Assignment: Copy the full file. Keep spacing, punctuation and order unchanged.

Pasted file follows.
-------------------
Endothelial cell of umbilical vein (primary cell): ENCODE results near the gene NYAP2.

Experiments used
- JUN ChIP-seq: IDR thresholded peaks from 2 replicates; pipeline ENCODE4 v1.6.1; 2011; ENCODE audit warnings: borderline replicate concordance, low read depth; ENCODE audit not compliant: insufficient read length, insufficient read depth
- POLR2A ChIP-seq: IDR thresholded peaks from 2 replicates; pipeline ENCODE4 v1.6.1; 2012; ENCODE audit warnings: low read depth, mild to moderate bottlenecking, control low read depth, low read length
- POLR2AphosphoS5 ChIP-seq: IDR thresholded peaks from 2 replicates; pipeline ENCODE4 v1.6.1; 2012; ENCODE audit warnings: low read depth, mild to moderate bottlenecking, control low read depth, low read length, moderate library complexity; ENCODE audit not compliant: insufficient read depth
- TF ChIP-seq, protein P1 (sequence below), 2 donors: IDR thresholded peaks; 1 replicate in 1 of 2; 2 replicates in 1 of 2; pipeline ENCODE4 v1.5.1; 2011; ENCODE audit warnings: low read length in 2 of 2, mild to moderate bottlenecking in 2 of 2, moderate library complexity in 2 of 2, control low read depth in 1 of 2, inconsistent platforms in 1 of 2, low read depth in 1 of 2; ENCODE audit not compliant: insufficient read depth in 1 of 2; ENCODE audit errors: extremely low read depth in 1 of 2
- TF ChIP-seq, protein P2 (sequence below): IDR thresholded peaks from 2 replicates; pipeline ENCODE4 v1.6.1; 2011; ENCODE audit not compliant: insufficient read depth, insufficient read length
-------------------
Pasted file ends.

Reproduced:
Endothelial cell of umbilical vein (primary cell): ENCODE results near the gene NYAP2.

Experiments used
- JUN ChIP-seq: IDR thresholded peaks from 2 replicates; pipeline ENCODE4 v1.6.1; 2011; ENCODE audit warnings: borderline replicate concordance, low read depth; ENCODE audit not compliant: insufficient read length, insufficient read depth
- POLR2A ChIP-seq: IDR thresholded peaks from 2 replicates; pipeline ENCODE4 v1.6.1; 2012; ENCODE audit warnings: low read depth, mild to moderate bottlenecking, control low read depth, low read length
- POLR2AphosphoS5 ChIP-seq: IDR thresholded peaks from 2 replicates; pipeline ENCODE4 v1.6.1; 2012; ENCODE audit warnings: low read depth, mild to moderate bottlenecking, control low read depth, low read length, moderate library complexity; ENCODE audit not compliant: insufficient read depth
- TF ChIP-seq, protein P1 (sequence below), 2 donors: IDR thresholded peaks; 1 replicate in 1 of 2; 2 replicates in 1 of 2; pipeline ENCODE4 v1.5.1; 2011; ENCODE audit warnings: low read length in 2 of 2, mild to moderate bottlenecking in 2 of 2, moderate library complexity in 2 of 2, control low read depth in 1 of 2, inconsistent platforms in 1 of 2, low read depth in 1 of 2; ENCODE audit not compliant: insufficient read depth in 1 of 2; ENCODE audit errors: extremely low read depth in 1 of 2
- TF ChIP-seq, protein P2 (sequence below): IDR thresholded peaks from 2 replicates; pipeline ENCODE4 v1.6.1; 2011; ENCODE audit not compliant: insufficient read depth, insufficient read length